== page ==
Let's stop idoloizing celebrities

Courtesy of Interscope Records.

After both Adam Levine and Ned Fulmer were caught cheating on their wives in the past month, many say we should stop idolizing the “wife guy.” Instead, we should stop idolizing celebrities altogether. 

 

In pop culture, a “wife guy” is a man who admires his wife and seems fully in love with her. Celebrity wife guys often dedicate much of their public personas to talking about their wives and how much they love them. 

 

The term became popular with the success of comedian John Mulaney, who based many parts of his stand-up routines around how much he adored his wife, even some of her traits men historically may find not so endearing, such as her strong personality. 

 

This was a breath of fresh air from the typical “ball and chain” jokes, which only grew Mulaney’s popularity. When the two announced their separation in spring of 2021 and Mulaney had a baby with Olivia Munn shortly after, fans were shocked and disillusioned. 

 

More recently, Fulmer was fired from the Try Guys, a popular YouTube channel that got its start on Buzzfeed, after he was caught having an affair with an employee. What made this so shocking was that he was known as the guy that talked about his wife and kids all the time. Furthermore, he heavily monetized his seemingly perfect relationship. He and his wife traveled to college campuses to give talks about healthy relationships, they published a cookbook together and many of his videos feature her.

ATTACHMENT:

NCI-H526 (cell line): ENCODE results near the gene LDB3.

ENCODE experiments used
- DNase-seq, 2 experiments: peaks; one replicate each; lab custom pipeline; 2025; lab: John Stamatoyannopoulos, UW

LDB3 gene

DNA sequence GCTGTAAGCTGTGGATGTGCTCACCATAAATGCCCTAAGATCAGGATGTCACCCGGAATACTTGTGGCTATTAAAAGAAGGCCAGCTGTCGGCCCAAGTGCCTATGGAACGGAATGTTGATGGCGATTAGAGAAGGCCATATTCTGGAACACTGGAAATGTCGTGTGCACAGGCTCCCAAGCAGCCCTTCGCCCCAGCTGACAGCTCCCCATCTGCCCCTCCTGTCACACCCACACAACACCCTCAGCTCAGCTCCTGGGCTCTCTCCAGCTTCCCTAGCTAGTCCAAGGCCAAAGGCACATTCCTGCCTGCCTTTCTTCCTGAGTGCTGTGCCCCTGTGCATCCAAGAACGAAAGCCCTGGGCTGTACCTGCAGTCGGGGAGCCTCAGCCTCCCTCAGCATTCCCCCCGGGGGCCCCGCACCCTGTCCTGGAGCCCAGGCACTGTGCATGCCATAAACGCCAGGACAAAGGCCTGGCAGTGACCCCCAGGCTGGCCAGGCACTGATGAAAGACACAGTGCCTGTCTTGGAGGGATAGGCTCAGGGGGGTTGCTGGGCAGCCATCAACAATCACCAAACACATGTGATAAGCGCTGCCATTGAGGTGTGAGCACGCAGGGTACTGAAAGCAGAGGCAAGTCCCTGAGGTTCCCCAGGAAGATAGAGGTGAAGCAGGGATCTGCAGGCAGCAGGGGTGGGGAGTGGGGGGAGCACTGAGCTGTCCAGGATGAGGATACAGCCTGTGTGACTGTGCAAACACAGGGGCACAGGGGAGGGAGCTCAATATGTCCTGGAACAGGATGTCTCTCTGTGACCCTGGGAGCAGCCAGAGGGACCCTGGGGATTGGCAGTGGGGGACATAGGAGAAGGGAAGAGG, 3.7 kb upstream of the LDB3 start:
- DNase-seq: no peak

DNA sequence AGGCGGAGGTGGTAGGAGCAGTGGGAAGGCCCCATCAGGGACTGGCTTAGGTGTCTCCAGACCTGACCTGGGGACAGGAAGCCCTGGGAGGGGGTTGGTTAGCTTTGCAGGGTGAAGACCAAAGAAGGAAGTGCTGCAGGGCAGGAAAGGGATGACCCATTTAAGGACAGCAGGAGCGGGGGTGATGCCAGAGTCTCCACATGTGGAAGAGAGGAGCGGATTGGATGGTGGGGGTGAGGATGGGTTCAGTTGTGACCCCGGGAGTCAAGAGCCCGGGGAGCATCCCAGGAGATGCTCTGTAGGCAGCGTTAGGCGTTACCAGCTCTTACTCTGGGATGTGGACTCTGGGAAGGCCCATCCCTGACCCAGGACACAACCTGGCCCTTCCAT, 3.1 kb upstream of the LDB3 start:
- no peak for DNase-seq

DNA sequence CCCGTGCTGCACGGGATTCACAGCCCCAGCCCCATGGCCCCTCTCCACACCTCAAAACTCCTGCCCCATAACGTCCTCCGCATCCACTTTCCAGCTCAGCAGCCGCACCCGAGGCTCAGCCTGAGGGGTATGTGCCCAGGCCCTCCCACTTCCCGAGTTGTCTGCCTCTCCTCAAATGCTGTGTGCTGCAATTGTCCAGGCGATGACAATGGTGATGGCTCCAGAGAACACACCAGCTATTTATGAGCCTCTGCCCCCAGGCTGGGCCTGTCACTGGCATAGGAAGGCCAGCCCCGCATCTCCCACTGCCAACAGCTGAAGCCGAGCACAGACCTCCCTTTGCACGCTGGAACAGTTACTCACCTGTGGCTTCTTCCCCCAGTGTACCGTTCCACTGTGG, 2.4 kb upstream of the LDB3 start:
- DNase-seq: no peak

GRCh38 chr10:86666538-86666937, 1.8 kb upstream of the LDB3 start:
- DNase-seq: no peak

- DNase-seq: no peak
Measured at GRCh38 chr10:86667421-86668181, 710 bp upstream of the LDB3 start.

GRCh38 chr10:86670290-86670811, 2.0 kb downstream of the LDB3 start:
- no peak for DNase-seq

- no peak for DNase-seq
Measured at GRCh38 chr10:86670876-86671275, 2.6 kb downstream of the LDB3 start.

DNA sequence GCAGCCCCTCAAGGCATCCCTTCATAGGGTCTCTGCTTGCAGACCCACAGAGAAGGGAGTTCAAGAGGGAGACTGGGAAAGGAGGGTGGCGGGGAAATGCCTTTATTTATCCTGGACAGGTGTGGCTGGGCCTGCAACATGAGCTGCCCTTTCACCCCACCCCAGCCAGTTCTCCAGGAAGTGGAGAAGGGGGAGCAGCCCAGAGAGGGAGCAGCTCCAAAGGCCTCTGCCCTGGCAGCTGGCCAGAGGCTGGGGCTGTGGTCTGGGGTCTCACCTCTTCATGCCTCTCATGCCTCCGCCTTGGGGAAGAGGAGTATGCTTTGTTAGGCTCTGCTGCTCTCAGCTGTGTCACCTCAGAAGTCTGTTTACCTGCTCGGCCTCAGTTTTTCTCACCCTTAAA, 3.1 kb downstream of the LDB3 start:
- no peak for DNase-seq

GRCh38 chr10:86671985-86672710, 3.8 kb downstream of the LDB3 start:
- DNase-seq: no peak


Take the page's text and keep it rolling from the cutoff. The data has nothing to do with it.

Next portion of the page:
It may seem like an overreaction that so many people have such a strong emotional response to a stranger cheating on his wife. However, parasocial relationships are nearly impossible to avoid in today’s time, when we spend so much time consuming online content. When we watch media personalities over and over again, it’s completely natural that we form attachments to them and their relationships. 

 

That’s not necessarily a bad thing – parasocial relationships are perfectly healthy as long as they don’t overtake real-life relationships. In fact, we can’t help it; our brains have a hard time distinguishing between familiar faces we know in real life and familiar faces we’ve seen in the media.  

 

What’s important to remember is that celebrities are first and foremost a brand. We see the parts of them that they want us to see, and if they want to be seen as a progressive man who has a healthy, loving relationship with his wife, that’s what we’re going to see (if they have a good PR team). 

 

It’s especially easy to forget this on platforms such as YouTube and TikTok, where influencers seem more authentic than the traditional Hollywood celebrity. But this just means they can share even more manufactured shots of their lives rather than just what we would see on talk shows and paparazzi photos. 

 

It’s completely fine to like media personalities and try to emulate them sometimes. Just remember this from a PR major – celebrities are simply commodified personalities curated for our consumption via clicks and likes.

 

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